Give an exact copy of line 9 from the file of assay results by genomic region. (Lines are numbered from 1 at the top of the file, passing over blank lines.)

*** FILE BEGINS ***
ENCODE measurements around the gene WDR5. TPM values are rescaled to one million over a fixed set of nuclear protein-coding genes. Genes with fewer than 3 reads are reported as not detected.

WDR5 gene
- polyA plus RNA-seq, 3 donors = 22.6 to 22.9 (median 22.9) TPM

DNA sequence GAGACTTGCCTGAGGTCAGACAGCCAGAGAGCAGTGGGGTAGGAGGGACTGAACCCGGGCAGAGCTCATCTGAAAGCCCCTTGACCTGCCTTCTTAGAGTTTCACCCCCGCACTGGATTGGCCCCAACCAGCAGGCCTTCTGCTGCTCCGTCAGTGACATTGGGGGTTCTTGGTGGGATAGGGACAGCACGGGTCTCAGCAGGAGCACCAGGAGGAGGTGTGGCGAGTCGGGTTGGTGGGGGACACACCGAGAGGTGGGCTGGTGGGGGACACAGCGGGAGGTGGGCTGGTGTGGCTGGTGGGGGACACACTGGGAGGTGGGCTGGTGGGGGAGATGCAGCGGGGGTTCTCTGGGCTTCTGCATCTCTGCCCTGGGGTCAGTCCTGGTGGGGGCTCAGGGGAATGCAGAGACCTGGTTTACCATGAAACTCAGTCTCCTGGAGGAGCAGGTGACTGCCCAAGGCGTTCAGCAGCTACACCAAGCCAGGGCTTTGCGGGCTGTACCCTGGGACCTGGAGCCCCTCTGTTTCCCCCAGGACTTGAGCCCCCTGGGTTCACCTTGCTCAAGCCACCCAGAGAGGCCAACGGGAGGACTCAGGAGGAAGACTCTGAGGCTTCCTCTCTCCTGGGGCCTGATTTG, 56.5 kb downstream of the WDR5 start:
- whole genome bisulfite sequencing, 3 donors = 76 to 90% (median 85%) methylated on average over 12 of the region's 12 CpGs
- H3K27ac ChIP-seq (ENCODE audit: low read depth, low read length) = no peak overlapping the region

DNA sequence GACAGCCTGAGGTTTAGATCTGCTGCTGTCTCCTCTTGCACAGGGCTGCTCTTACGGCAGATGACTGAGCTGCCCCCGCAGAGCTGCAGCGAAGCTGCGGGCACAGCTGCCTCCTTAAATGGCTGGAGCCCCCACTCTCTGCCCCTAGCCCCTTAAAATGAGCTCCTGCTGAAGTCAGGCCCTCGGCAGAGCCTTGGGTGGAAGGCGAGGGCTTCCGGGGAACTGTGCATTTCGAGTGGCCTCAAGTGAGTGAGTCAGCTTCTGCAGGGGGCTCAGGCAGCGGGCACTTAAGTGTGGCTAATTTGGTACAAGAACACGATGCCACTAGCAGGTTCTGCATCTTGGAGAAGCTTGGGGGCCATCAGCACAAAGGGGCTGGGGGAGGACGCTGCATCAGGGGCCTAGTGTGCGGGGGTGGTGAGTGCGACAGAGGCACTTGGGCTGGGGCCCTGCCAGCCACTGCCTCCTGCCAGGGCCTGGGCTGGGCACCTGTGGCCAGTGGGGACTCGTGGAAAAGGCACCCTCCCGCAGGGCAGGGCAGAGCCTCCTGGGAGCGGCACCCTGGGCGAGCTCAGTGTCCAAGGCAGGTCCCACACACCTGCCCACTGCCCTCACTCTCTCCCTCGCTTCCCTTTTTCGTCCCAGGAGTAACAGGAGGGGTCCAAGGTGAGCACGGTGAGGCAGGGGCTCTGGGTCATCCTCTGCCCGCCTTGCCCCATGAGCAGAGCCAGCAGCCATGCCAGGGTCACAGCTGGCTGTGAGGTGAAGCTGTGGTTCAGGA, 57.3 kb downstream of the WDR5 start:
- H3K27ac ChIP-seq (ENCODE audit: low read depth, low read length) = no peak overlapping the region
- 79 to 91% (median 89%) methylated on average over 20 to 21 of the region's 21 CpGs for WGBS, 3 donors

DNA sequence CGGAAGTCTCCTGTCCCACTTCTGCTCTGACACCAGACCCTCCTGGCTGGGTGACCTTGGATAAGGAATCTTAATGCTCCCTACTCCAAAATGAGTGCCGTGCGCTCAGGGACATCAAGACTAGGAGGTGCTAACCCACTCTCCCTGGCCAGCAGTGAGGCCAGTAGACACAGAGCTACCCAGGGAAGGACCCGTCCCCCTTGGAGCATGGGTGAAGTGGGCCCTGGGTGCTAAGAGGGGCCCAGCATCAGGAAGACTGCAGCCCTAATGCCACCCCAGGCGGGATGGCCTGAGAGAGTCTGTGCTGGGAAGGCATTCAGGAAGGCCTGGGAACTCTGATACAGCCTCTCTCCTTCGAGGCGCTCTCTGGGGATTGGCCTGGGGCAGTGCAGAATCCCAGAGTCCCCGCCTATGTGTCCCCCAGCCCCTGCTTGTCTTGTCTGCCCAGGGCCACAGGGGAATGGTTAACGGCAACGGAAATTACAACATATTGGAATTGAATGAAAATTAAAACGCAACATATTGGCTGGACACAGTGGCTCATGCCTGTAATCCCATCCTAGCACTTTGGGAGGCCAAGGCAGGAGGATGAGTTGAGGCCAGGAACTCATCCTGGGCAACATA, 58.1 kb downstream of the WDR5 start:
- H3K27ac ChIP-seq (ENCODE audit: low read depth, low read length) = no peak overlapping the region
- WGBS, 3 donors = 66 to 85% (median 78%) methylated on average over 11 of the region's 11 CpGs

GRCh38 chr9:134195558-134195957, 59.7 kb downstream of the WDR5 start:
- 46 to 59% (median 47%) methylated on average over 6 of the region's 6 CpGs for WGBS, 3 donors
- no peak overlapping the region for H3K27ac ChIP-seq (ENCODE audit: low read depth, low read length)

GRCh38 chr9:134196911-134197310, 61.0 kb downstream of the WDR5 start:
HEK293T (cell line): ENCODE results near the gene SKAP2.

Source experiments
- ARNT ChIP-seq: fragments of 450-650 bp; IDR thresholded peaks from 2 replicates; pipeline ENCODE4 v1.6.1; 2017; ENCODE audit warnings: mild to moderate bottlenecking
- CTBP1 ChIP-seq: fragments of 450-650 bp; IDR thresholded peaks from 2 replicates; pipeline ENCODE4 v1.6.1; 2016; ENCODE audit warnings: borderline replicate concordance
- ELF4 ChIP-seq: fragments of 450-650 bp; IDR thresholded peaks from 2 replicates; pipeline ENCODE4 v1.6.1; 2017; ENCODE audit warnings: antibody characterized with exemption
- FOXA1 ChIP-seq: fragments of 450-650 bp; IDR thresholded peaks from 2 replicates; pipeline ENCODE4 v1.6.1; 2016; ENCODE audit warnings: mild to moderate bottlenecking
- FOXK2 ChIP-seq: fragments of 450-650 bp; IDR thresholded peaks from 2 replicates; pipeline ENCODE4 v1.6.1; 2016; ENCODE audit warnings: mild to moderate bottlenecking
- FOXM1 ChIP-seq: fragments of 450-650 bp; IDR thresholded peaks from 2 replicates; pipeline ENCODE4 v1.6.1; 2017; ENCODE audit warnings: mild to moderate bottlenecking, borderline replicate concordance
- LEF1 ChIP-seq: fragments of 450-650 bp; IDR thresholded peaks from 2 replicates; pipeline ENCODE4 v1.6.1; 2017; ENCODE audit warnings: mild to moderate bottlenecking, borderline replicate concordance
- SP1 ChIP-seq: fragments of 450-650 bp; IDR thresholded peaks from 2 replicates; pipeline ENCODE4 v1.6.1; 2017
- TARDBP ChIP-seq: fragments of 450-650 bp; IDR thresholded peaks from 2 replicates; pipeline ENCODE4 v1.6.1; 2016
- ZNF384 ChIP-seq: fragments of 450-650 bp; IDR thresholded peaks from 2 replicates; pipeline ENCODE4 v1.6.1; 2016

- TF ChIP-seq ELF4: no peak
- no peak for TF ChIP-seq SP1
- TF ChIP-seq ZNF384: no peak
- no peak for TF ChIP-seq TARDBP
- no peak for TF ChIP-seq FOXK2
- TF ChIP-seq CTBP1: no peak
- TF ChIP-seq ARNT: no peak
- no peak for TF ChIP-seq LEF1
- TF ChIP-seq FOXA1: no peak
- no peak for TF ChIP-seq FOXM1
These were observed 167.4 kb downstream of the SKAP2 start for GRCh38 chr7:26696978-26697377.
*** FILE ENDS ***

- 79 to 91% (median 89%) methylated on average over 20 to 21 of the region's 21 CpGs for WGBS, 3 donors